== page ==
In a video widely shared on social media, the young man explained that, “Another guy, they took him out of the hotel [the council originally sent him to] and they sent him to Preston…They [the council] are putting pressure on people that if you don’t accept their offer [of accommodation] you are making yourself intentionally homeless.”
He also revealed that one of his neighbours—whose wife had died in the fire and who “was in a terrible place right now and losing it”—was “put in an old people’s home. He’s not going to get rehoused now. That’s it.”
He continued, “They are doing some disgusting things. They are cutting corners and we are already scared about what’s going to happen to us.”
By announcing the fund, May was acknowledging the scale of opposition that was developing against her pro-austerity government and the ruling elite, fuelled by the blatant refusal of the government and the Conservative-run local authority to assist survivors. May said, “Frankly, the support on the ground for families who needed help or basic information in the initial hours after this appalling disaster was not good enough.”
Yet even as she was forced to state this, after denying it for days, May would not guarantee those made homeless would be rehoused in the borough, only that “as far as possible” they would be placed “within the borough or neighbouring boroughs. Some people may actually want to go to another part of London.”
Shortly after May’s statement, furious local residents descended on Kensington Town Hall to demand “Justice for Grenfell” and that those suffering be afforded basic, civilised treatment. Thousands more participated in a demonstration that marched through central London.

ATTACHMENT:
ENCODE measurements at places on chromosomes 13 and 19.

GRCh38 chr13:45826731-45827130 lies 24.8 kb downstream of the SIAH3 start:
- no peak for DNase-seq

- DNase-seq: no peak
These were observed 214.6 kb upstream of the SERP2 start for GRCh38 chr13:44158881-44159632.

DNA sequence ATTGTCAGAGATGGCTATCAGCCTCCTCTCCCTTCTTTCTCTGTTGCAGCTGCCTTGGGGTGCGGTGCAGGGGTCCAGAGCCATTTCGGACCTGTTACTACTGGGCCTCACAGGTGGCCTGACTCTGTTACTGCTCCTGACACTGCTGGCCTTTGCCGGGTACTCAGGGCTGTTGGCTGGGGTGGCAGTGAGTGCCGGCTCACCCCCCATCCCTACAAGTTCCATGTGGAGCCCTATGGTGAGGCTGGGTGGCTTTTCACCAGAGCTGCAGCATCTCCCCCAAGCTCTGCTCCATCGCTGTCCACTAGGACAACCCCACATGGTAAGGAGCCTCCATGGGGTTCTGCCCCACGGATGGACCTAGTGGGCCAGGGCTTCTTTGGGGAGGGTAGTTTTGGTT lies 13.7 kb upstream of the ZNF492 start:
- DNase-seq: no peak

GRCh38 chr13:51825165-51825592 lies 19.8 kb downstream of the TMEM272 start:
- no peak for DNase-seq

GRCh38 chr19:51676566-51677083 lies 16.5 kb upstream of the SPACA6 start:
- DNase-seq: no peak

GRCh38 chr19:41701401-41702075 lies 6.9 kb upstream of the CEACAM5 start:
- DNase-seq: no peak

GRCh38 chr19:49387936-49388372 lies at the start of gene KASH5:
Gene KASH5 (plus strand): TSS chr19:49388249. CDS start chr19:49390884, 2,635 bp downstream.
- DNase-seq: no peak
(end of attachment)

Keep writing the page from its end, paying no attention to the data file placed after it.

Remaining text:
The Labour MP for Kensington, Emma Dent Coad, told the BBC’s Sunday Politics show, “We are still hearing stories of people not being allocated properly. There’s one woman this morning and her child, they have been moved three times since Wednesday into different accommodation.”
On Tuesday evening, almost a week after the fire, Sky News reported that a number of survivors were still sleeping in the Westway Centre. They feared, it reported, that if they went elsewhere council officials would wash their hands of them entirely and prevent them from being rehoused in the borough. Sky reported that it had been told that a number of people were sleeping in cars and even in parks since the fire and had received no assistance.
The callous disregard for human suffering by the powers that be and the humiliating treatment that survivors have been subjected to over the past week is an object lesson in the real priorities of the ruling elite.
The terrible, entirely preventable, catastrophe unleashed on the Grenfell residents and the working-class community around it reveals the true face of a society in which a sated layer of multi-millionaires and billionaires wallow in unimaginable wealth and privilege while working people are condemned to live in death traps.